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publicado em 23/09/2011 às 20h20:00
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Researchers identify the cause of vertigo during the MRI

The magnetic field of the MRI machine pushes the fluid from the organ of balance in the inner ear

 
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A team of researchers said they discovered the reason why so many people undergoing MRI, especially on machines with newer high-strength, become lightheaded, dizzy or free-fall while they are in or out of the machine similar to a tunnel .

In a new study, a team of researchers led by scientists at Johns Hopkins University suggested that the strong MRI magnet pushes the fluid that circulates in the balance center of the inner ear, leading to a sense of sudden movement or unstable. The discovery could also call into question the results of functional MRI studies, designed to detect the brain and mind are doing under different circumstances.

To determine the mechanism behind the vertigo induced by the resonance, the researchers put 10 healthy volunteers with mazes and labyrinths whose two volunteers did not work in MRI machines. They not only vertigo followed by reports of the participants, but also to observe the nystagmus, a kind of involuntary eye movement that reflects that the brain is detecting motion. Because visual cues can help suppress the nystagmus, the researchers conducted their experiments in the dark.

The images of night vision cameras showed that all healthy volunteers had nystagmus during scanning, but those whose labyrinths did not work, did not have a clear sign that the labyrinth plays an essential role in the vertigo related to MRI.

To find out how the magnetic field acts in the maze of resonance, the researchers tested the volunteers in the resonances of different strengths, for various periods of time. They also accompanied the nystagmus of the volunteers while they were in and out of resonance machines.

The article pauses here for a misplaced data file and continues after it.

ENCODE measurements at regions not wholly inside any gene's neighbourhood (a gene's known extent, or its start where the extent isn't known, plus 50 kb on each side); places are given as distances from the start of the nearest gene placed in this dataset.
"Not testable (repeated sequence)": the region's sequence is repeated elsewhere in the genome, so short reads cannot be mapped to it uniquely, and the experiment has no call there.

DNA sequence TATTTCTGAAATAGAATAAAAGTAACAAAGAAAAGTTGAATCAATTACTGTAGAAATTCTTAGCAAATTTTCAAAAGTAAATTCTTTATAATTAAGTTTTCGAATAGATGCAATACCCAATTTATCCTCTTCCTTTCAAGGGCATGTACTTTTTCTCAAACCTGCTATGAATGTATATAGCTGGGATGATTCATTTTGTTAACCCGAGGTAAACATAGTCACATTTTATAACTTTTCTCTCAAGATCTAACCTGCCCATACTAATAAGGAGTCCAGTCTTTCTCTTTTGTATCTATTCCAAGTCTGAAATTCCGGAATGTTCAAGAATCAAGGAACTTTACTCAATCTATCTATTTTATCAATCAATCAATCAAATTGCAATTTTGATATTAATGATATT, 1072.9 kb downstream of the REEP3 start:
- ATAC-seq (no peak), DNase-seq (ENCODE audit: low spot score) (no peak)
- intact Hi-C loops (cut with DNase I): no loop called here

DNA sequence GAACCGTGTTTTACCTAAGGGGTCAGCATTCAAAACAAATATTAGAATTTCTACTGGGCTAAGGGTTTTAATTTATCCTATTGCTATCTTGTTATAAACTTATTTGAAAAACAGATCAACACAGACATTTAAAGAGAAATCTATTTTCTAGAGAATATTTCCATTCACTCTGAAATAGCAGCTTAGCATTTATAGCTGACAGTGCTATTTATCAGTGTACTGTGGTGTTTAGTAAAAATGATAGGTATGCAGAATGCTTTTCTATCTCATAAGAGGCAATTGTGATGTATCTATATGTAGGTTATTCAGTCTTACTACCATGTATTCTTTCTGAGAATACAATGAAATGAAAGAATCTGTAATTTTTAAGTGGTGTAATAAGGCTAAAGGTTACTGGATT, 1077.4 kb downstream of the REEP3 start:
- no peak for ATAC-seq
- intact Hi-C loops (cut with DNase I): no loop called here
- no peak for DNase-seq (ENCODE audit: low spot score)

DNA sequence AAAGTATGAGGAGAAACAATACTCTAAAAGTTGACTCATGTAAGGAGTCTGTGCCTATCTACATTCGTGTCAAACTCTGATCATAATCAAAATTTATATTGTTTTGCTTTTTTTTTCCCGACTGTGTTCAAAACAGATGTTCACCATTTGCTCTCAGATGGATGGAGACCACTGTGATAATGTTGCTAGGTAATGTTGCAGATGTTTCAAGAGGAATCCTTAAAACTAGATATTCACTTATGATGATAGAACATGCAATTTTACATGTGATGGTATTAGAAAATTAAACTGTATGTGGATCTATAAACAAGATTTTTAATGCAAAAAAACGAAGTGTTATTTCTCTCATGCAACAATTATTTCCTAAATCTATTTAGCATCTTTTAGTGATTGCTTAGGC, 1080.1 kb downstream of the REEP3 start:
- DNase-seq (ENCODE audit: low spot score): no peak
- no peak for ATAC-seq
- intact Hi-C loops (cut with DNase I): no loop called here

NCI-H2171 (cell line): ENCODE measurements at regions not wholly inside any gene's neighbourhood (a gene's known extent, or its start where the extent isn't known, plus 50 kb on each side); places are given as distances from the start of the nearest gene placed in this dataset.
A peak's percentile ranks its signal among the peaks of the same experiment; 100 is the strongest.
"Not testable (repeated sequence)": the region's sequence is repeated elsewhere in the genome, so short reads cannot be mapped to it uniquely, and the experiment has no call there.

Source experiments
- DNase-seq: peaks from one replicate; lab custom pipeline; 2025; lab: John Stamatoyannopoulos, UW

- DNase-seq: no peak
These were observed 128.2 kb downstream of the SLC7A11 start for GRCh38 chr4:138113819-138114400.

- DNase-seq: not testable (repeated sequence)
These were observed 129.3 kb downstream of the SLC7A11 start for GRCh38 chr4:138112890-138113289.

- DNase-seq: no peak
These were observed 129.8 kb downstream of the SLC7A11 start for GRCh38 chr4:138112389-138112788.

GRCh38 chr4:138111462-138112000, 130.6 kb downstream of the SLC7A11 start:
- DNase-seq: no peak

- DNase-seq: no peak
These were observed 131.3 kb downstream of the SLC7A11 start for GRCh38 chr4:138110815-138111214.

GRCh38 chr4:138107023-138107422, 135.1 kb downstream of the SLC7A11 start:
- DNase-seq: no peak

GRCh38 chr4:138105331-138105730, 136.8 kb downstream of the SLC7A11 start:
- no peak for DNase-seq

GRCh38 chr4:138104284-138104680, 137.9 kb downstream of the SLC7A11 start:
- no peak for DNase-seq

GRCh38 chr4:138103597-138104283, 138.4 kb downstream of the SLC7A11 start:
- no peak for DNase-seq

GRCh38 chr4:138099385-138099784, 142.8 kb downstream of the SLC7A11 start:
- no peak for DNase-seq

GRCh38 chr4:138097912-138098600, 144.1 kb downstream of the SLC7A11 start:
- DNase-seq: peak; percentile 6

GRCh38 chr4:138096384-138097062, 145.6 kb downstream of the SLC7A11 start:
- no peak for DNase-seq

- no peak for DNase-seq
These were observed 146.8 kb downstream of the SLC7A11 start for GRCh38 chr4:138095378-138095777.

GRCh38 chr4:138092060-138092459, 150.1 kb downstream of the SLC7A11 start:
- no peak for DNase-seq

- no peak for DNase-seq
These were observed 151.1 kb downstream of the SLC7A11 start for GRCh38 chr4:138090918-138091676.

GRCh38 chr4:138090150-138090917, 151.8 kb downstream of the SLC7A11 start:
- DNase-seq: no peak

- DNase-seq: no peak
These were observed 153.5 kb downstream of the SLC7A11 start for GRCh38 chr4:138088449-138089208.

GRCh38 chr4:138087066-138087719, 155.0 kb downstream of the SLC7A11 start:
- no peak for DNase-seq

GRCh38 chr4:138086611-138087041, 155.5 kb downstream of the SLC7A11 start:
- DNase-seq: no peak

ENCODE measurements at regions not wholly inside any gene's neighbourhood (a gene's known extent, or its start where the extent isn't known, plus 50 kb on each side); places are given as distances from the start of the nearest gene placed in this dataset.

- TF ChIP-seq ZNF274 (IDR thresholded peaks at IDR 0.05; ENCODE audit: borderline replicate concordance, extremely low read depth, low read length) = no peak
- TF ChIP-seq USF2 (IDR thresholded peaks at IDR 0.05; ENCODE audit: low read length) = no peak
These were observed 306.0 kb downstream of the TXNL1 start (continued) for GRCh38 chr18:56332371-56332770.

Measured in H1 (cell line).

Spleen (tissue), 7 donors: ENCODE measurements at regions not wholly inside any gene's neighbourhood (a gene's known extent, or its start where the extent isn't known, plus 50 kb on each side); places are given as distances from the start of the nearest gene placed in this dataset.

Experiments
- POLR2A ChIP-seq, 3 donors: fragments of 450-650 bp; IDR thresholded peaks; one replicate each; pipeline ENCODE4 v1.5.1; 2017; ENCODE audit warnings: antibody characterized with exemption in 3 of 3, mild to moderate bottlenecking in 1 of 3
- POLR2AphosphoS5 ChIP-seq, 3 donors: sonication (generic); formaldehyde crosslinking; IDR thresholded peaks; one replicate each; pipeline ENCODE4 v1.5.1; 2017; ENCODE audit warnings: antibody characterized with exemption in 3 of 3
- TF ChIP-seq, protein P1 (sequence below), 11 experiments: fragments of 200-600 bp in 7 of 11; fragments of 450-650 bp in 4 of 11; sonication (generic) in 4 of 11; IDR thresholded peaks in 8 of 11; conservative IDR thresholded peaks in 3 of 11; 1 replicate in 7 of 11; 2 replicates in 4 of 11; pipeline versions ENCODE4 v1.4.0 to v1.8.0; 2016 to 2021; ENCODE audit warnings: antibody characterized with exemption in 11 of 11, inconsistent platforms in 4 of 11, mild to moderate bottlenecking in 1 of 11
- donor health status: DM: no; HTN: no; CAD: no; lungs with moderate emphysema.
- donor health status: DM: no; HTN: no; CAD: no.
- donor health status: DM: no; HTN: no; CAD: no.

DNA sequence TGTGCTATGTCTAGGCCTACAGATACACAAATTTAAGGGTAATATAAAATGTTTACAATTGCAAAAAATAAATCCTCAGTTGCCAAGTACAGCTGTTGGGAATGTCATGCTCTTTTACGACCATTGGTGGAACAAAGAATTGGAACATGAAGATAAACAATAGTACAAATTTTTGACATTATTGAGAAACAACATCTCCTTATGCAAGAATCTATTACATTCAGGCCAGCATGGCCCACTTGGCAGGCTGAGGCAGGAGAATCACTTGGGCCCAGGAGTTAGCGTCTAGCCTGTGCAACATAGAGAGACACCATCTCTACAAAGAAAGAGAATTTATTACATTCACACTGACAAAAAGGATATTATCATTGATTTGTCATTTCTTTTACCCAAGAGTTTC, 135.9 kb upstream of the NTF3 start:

The researchers found that stronger magnetic fields caused nystagmus faster. These eye movements persisted for as long as the volunteers were on the machine, no matter how the experiments lasted. In addition, the direction of eye movements changed depending on how they entered the tunnels of machines (the entrance or behind), suggesting that the effect on the maze was directionally sensitive.

Combining search results with what is known about the inner ear, the researchers determined that the dizziness caused by magnetic resonance imaging is related, more likely, the interaction between the electric currents flowing through the fluid channels of the labyrinth in the salty and the magnetic field resonance.

Through an effect well known to physicists called the Lorentz force, the magnetic field pushes the seemingly stream of charged particles in the fluid of the inner ear. This exerts a force on the cells using the fluid flow as a way to feel the movement.

The new findings suggest that the MRI system itself could be causing brain activity have not noticed about movement and balance, possibly affecting the results. These effects should be taken into account when interpreting functional imaging, said systems engineer Dale C. Roberts.

The researchers add that the strong magnetic field of magnetic resonance imaging could be used as a method for stimulating the maze to diagnose and treat their disorders are a non-invasive and more comfortable than the conventional one.

Source: Isaude.net
   Palavras-chave:   MRI    Vertigo    Dizziness    Magnet    Fluid center of balance    Inner ear    Nystagmus    Eye movement   
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MRI    vertigo    dizziness    magnet    fluid center of balance    inner ear    nystagmus    eye movement   
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